Dubai Investments Group is to participate in Marfin with US$ five billion in new capital. Marfin Popular Bank said it would make a public offer to buy rival Piraeus Bank and the Bank of Cyprus, a day after Piraeus launched a bid for Marfin Popular. Piraeus' move is seen as a defensive, pre-emptive move to block an imminent bid by Marfin for Piraeus and the Bank of Cyprus, which is about 10 per cent owned by Piraeus Bank, market observers said. The Athens stock exchange temporarily suspended trade on shares of the banks, saying it wanted to give investors more time to digest the fast-breaking news.

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ENERGY

Gazprom discussing direct gas deliveries 

Gazprom is discussing the possible development of direct gas supplies to Greece through the alternative supplier Prometheus Gas S.A., the Russian gas giant said in a press release. Gazprom CEO, Alexei Miller, and President of Prometheus Gas, Dimitris Copelouzos, met in Moscow on December 20th to discuss plans and prospects of further cooperation in supplying natural gas to the Greek market with the participation of the joint venture Prometheus Gas, the release said, Interfax News Agency reported.
The main buyer of Russian gas in Greece is the Greek state gas corporation DEPA.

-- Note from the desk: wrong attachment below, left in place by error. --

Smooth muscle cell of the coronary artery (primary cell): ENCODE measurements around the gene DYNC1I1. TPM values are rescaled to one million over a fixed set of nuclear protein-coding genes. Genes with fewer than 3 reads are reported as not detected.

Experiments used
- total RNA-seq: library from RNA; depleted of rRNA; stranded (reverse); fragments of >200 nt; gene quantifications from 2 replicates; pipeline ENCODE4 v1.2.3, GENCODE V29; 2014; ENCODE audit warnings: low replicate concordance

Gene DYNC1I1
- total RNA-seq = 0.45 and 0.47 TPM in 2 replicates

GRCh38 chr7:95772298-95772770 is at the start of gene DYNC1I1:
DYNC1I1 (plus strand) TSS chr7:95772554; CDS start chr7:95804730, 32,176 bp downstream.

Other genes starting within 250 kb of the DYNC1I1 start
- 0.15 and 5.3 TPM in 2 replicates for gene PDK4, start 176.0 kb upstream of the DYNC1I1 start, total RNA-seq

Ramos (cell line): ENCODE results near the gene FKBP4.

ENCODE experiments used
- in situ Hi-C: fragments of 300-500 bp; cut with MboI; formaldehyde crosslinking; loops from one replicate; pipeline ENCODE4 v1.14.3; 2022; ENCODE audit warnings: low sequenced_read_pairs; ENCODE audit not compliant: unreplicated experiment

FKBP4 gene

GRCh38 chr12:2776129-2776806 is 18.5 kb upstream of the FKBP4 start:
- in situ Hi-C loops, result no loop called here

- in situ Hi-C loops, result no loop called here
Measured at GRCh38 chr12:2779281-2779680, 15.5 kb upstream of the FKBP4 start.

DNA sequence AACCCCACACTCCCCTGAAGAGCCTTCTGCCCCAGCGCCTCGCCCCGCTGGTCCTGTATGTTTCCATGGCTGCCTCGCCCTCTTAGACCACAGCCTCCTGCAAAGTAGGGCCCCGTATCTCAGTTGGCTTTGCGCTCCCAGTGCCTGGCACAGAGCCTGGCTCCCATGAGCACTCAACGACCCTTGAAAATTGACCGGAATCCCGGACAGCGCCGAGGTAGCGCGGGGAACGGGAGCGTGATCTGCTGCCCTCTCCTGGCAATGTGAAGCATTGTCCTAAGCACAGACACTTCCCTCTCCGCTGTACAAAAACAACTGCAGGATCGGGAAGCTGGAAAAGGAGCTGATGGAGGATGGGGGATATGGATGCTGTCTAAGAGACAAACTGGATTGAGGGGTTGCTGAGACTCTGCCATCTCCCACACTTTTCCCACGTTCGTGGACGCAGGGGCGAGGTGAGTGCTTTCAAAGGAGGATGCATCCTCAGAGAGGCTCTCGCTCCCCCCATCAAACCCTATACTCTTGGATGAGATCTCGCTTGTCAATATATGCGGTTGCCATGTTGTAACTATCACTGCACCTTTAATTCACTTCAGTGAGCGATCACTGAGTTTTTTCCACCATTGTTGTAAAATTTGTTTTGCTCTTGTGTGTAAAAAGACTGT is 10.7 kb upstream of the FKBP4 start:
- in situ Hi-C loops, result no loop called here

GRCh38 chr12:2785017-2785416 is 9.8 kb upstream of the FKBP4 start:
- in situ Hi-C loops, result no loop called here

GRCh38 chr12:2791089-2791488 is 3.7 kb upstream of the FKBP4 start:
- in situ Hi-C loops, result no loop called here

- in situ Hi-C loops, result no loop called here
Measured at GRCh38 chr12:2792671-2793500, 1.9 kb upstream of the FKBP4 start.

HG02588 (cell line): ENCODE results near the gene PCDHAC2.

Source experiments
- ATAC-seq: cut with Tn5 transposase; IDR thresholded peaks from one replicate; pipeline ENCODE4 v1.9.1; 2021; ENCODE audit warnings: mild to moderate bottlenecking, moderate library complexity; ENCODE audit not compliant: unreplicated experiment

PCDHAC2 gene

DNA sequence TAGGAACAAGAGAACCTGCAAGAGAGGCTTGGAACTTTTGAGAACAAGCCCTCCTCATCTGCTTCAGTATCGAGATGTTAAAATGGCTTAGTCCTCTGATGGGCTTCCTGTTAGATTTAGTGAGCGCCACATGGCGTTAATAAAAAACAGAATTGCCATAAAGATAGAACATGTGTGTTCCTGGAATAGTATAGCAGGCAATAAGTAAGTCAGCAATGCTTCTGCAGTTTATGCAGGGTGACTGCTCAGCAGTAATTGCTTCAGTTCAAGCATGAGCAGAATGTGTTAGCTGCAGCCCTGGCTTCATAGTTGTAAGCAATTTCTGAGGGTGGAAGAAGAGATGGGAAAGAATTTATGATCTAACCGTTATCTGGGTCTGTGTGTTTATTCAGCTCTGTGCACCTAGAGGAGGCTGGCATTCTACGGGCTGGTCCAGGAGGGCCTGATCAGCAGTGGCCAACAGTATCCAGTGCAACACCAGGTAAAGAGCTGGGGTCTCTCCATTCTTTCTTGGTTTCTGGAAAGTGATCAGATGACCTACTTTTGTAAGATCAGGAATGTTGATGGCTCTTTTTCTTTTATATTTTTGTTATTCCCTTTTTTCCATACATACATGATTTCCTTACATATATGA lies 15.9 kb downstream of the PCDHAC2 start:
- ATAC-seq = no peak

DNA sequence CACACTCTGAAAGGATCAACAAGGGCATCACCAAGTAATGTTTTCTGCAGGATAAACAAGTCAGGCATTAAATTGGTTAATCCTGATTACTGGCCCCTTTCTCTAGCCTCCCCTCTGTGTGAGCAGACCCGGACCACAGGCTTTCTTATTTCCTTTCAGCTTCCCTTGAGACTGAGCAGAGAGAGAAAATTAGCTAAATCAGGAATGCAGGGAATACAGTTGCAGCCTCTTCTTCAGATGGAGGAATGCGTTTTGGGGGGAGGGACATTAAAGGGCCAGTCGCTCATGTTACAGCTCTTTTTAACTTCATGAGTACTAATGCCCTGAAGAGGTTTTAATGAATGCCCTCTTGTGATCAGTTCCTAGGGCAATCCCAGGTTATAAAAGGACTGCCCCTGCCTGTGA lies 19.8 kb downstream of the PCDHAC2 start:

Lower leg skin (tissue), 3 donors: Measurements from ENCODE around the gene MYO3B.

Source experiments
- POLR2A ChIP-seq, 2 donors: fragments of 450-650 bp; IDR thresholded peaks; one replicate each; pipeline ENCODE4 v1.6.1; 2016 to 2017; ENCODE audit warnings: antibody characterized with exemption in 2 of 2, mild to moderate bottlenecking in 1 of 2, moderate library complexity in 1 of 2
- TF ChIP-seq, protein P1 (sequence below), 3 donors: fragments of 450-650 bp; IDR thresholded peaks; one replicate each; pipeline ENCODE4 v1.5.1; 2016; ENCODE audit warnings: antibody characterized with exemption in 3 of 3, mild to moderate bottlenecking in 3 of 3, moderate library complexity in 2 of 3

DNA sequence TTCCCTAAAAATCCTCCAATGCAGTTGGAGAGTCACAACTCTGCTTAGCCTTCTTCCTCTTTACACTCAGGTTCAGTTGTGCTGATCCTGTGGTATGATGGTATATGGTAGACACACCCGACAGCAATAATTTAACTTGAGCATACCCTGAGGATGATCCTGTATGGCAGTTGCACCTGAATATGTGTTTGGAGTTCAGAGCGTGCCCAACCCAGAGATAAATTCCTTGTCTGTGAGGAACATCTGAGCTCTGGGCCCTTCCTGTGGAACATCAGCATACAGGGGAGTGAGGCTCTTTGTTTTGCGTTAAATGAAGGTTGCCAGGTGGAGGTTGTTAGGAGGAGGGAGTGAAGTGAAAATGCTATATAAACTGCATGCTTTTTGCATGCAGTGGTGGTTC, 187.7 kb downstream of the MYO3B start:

Prometheus Gas is a joint venture between Gazprom Export and Copelouzos Group. It is the main builder of a number of energy facilities in Greece. However, with the liberalisation of the Greek gas market, it now has the possibility to supply gas to consumers by taking over some contracts of Greek gas monopoly DEPA.
Gazprom Export supplied around 2.4 billion cubic metres of gas to Greece in 2005. It plans to supply 3.1 billion cubic metres a year until 2016 and around seven billion cubic metres a year after 2016.
Greece does not produce any of its own gas. Gazprom supplies 100 per cent of the pipeline gas Greece imports, which is 82 per cent of the country's total need for this fuel. Gazexport supplied around 2.5 billion cubic metres of gas to Greece in 2005. The remaining demand is covered through liquefied natural gas (LNG) imports from Algeria.

Greek electricity utility planning bid on Negotino

Greek electricity utility Public Power Corp (PPC) is planning to bid for 100 percent of the Negotino 320 megawatt power station in Macedonia, MRT Online reported. 
It plans to do so through its SENCAP consortium, which also includes Italian energy group Enel and US group Contour Global, sources were cited as saying. According to the sources, Macedonia's Finance Ministry will call a tender for the Negotino power station and bidders are due to install a new unit which will burn natural gas or coal.